If you’ve ever seen a $20 bill, you’ve seen one of Nashville’s most famous (and infamous) faces: Andrew Jackson. The Hermitage, his stately Southern plantation home, was built in 1788 when Jackson moved to Tennessee and became a prosecuting attorney before becoming our nation’s 7th president. Jackson served as the state’s first congressman and gained public acclaim after the War of 1812 as the general who led American troops in the Battle of New Orleans. It was his role in that battle that helped him win the presidency in 1828 and again in 1832.

All tours of his home start with a video, “Born for a Storm,” which succeeds in adding some much-needed context to Jackson’s legacy—he was, as most of his time were, a proponent of slavery, and the Hermitage does a fair job of telling Jackson’s story with nuance and not painting him as blameless or revered. Though the Hermitage now displays a classic Greek Revival facade, this is its third incarnation. Originally built in the Federal style in 1821, it was expanded and remodeled in 1831 and 1836. Recordings that describe each room and grounds accompany tours through the mansion and around it, and there are options to listen to stories about Jackson, his wife Rachel (the most interesting tidbits for my money), or a kid-friendly tour. In addition to the main house, you can also visit the kitchen (where interesting period-correct cooking demos take place), the smokehouse, the garden, Jackson’s grave, three slave cabins (including Alfred’s Cabin, named for a formerly enslaved man who lived in it as a free man until his death in 1901), and the springhouse (a storage house built over a spring that utilizes its natural cooling properties). Actor reenactments and “duels” are fun for young kids, and the ghost tours are good enough to engage adventurous teens.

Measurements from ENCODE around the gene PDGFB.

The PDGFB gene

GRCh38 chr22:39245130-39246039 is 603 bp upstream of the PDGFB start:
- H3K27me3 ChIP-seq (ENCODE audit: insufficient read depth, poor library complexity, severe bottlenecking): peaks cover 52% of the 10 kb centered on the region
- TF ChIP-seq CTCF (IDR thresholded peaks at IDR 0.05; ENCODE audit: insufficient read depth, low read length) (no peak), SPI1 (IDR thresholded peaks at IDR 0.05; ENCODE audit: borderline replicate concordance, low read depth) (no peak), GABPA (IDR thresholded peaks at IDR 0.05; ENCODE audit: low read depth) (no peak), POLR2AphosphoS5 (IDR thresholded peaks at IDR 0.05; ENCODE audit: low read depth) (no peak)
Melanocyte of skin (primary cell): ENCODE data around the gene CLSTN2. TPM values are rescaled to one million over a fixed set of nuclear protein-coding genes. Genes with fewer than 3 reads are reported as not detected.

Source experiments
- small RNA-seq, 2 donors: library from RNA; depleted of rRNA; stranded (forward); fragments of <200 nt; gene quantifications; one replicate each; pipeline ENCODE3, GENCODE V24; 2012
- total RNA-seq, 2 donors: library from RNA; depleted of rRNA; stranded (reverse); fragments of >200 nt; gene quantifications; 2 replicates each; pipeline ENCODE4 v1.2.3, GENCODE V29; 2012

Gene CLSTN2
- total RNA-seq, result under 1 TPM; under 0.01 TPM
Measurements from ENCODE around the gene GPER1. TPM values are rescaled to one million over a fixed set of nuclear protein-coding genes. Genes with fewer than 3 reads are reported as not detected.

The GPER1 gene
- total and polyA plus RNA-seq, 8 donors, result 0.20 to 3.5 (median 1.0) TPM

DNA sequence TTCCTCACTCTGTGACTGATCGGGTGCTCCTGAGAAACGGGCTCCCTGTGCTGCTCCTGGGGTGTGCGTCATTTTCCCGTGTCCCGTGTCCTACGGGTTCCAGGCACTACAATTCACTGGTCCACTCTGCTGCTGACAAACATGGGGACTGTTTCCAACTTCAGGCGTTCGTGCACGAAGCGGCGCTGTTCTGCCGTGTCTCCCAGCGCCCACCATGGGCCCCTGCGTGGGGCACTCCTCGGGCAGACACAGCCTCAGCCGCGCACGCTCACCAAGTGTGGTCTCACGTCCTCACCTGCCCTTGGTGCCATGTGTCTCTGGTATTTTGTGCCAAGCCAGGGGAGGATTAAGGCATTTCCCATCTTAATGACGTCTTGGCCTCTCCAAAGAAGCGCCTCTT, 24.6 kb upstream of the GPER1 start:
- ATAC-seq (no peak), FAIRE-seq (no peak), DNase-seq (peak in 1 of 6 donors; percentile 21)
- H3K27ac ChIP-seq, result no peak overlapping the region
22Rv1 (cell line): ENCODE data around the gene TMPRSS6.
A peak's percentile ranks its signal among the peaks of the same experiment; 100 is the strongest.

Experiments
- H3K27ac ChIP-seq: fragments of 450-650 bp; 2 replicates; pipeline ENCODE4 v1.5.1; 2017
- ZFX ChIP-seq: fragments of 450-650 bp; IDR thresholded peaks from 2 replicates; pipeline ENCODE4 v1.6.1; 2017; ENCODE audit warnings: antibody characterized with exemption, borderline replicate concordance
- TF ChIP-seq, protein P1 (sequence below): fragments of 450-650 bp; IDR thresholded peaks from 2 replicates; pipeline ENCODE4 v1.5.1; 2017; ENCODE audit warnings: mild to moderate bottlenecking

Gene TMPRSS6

If you know you’ll want to ask questions along the way rather than using self-guided options, you can purchase the $150 “Commander in Chief” packager for a 90-minute guided walk through the gardens and mansion, but I’d suggest, instead, adding on “The Hermitage Enslaved: A Wagon Tour.” For an additional $15, you can take a 30-minute horse-drawn wagon tour into the fields past archaeological sites associated with slavery at The Hermitage—a critical vantage point the estate has recently added.

The Hermitage is 15 miles from downtown, so it’s not going to merit a trip for everyone. The house itself is beautiful with sumptuously designed rooms, ornate fixtures, and a hand-painted wallpaper mural depicting themes from Greek mythology that Rachel had imported from France (for interior designers, this will be worth the trip alone).

Tip: If you do go, go right when it opens to avoid the heat and lines, and make a beeline for the house—they only let in 20 or so people at a time, and the lines stack up quickly, so knock that out early and then wander the grounds. Allow 3 hours.